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BAHRAIN/ RELEASED June 9, 2020
Nabeel Rajab is a prominent human rights defender and President of the Bahrain Center for Human Rights (BCHR). On February 21, 2018, Bahrain authorities sentenced Rajab to five years in prison for his criticism on Twitter of Bahrain’s prison conditions and for condemning Saudi Arabia’s role in the war in Yemen.
UPDATE: Nabeel Rajab, a prominent human rights lawyer and president of the Bahrain Center for Human Rights, was conditionally released from a Bahraini prison on June 9, 2020. Rajab was arrested in 2016 for televised interviews with the international press during which he discussed Bahrain’s human rights abuses. After already serving for two years, Bahrain’s Criminal Court sentenced Rajab to five-years in prison for his tweets criticizing Bahrain’s prison conditions and condemning Saudi Arabia’s role in the war in Yemen. Rajab will now complete the rest of his prison sentence under house arrest, which is allowed under a 2017 law which states that detainees can complete “alternative” sentences after they have served half of their sentence in prison.
On January 10, 2019, Bahrain rejected a call by the United Nation’s Human Rights Office to free the prominent human rights defender saying that Rajab’s “false tweets” were not protected by his right of freedom of expression. On January 15, 2019, Rajab was informed that all future family visits would be conducted through a glass wall – a procedure normally reserved for violent criminals because of its large psychological impact on the prisoner. Rajab recently lost his appeal to Bahrain’s Supreme Court against his five-year jail term on December 31, 2018.
Nabeel Rajab is a prominent human rights defender and President of the Bahrain Center for Human Rights (BCHR). On February 21, 2018, Bahrain authorities sentenced Rajab to five years in prison for his criticism on Twitter of Bahrain’s prison conditions and for condemning Saudi Arabia’s role in the war in Yemen. He was convicted of “disseminating false rumors in a time of war,” “offending a foreign country,” and “insulting a statutory body.” The international community has condemned his sentencing, but there are serious concerns about his health, which has steadily worsened while in jail.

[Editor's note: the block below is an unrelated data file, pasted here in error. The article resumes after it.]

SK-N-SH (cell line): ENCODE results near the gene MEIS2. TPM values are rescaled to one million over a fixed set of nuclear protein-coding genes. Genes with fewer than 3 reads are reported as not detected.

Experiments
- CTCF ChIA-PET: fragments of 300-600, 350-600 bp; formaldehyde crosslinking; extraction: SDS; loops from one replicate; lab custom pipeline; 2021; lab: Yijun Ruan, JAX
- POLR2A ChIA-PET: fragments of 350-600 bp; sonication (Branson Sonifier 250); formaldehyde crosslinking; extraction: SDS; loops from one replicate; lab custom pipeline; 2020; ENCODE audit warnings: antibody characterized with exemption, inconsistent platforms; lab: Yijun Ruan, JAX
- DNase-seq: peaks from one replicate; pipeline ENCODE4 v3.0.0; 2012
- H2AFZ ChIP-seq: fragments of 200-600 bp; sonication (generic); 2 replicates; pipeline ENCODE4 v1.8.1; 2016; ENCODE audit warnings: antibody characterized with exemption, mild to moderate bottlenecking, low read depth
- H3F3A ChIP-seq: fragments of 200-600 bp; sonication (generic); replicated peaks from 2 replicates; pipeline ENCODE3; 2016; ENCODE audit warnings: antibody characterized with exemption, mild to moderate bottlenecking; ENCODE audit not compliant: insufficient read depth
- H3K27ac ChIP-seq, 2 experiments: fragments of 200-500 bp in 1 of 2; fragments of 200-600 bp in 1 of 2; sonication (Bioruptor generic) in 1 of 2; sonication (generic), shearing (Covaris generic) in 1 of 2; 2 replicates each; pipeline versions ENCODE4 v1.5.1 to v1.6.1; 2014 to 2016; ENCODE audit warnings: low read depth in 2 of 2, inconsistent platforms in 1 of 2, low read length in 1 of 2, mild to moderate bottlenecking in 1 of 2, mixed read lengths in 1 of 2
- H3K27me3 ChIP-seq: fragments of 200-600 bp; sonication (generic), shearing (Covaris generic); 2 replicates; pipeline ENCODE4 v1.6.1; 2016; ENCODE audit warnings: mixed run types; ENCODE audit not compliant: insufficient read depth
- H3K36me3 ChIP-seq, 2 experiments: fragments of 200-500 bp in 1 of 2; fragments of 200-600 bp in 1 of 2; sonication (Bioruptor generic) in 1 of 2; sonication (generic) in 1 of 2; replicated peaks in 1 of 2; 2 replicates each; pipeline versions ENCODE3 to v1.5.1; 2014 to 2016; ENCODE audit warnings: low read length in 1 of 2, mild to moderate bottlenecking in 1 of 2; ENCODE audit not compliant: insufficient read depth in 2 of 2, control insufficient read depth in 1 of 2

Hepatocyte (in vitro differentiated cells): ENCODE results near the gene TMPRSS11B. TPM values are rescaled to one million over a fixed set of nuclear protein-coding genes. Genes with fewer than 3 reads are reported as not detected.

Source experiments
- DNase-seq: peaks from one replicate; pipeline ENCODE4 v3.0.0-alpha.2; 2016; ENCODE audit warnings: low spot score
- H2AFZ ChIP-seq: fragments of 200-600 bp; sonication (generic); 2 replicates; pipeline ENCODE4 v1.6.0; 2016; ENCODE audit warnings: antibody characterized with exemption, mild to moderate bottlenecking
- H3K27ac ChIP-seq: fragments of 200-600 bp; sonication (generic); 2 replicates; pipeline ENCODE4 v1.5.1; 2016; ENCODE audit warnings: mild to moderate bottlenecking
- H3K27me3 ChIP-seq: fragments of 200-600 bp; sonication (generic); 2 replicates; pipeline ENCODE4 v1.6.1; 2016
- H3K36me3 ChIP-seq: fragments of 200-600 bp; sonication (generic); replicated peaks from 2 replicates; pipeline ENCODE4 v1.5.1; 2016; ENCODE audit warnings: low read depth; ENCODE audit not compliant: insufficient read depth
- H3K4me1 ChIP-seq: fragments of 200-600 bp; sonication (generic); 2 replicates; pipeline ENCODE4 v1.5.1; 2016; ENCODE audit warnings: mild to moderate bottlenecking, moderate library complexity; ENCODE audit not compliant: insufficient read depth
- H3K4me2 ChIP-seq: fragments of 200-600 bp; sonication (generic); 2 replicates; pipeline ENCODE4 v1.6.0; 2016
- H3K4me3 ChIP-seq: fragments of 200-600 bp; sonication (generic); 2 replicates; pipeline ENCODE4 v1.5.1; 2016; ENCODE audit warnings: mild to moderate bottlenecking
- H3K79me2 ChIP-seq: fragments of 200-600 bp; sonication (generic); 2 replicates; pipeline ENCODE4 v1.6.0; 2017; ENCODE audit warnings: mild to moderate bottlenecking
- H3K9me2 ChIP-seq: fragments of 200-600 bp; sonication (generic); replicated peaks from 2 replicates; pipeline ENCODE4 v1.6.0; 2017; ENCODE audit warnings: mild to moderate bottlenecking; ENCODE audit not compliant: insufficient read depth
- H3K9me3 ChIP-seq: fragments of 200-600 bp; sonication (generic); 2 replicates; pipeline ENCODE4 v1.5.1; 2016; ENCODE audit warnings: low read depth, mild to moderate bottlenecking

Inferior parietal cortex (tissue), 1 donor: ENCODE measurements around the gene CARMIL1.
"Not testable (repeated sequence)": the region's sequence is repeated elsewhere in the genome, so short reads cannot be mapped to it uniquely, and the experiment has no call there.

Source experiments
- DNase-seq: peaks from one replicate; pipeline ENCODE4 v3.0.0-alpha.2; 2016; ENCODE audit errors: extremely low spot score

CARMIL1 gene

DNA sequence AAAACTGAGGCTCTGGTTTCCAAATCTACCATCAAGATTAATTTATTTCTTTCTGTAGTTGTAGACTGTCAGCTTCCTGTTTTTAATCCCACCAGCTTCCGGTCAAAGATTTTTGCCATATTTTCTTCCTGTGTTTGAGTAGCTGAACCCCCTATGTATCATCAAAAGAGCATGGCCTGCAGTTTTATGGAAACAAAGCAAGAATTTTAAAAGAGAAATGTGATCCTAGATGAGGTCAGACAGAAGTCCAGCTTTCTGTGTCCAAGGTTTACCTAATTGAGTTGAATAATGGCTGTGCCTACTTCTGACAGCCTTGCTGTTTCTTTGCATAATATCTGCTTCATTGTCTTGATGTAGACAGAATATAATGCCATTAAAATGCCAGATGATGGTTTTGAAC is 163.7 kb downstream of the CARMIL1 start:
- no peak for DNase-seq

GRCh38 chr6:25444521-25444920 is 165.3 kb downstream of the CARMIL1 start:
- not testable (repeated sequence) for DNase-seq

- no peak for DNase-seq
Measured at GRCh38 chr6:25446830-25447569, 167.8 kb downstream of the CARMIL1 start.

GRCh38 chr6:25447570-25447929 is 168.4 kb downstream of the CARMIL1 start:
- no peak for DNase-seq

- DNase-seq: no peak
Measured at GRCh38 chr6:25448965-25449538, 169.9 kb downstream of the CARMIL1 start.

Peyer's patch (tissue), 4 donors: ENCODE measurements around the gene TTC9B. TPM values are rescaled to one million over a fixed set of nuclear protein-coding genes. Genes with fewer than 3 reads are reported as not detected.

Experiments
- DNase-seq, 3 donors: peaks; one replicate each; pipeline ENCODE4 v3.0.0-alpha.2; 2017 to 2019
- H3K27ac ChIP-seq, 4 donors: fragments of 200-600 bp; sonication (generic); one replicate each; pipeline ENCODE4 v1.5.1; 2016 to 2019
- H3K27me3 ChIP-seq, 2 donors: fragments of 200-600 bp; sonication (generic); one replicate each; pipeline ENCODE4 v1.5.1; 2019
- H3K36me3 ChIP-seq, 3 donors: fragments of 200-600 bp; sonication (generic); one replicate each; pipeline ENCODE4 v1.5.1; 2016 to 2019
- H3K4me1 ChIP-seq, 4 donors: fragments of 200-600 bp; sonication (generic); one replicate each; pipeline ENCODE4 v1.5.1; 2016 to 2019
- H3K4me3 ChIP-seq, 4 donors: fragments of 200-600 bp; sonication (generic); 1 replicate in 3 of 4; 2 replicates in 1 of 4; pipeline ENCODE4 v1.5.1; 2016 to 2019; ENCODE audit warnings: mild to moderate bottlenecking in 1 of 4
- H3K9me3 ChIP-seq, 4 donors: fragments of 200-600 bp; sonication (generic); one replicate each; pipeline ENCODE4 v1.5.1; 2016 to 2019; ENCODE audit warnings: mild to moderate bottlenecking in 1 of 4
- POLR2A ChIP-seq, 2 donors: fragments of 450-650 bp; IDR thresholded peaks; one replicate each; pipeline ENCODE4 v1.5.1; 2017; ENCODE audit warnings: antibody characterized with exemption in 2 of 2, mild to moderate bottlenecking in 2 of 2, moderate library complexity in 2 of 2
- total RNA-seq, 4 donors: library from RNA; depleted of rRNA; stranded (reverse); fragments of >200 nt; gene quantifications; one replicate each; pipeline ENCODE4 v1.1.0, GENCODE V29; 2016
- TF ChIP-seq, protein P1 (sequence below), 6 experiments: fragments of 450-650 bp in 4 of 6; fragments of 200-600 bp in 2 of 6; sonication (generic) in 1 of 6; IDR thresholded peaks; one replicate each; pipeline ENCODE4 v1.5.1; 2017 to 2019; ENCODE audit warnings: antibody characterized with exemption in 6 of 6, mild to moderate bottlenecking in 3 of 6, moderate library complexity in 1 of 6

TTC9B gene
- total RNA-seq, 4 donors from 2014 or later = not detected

A frequent target of state-sponsored harassment, Rajab was earlier arrested in October 2014 for “insulting the Ministries of Interior and Defense” for a series of Twitter posts in which he accused Bahraini security forces of cooperating with the Islamic State. He was released on bail, but was quickly arrested on new charges concerning Twitter posts about torture practices in Jaw Prison. On June 13, 2016, Bahrain authorities arrested and detained Rajab for the third time since 2014. Nabeel’s health deteriorated during this term, and on several occasions, he was denied medical treatment for his heart condition.
Shortly after this arrest, it came to light that Rajab’s charges were related to his televised interviews with the international press about Bahrain’s human rights abuses, as well as his Twitter posts. Bahrain sentenced him to two years in prison on July 10, 2017. Rajab was charged with making “false or malicious” comments against government authorities and was sentenced in absentia, as he was too ill to attend the hearing and remained in the hospital. His most recent charges were brought against him as a separate case, solely concerning his Twitter commentary. This trial was postponed 20 times, and many feel court procedures were violated by failing to give Rajab’s lawyers enough opportunity to defend him.
On June 5 2018, a Bahraini appeals court ruled that the 5-year prison sentence against human rights activist Nabeel Rajab would be upheld. Rajab himself did not attend the hearing, but his defense team emphasized that due process requirements had been violated. Rajab can now only appeal to Bahrain’s Court of Cassation or be pardoned by Bahrain’s king, Hamad bin Isa Khalifa.
Human rights organizations have united through online campaigns to mobilize support for Rajab, and several members of the European Union and other government leaders have issued statements for his release. Human rights activist and son of Rajab, Adam Nabeel Rajab, recently said: “My father is sacrificing himself to see a country which respects human rights, and he is happy to do that. I’m not exaggerating when I say he is unbreakable.” The European Union (EU) spoke out against Rajab’s sentence in a statement and called for his release, a request later echoed by both the United Nations, the government of Norway, and several civil society organizations.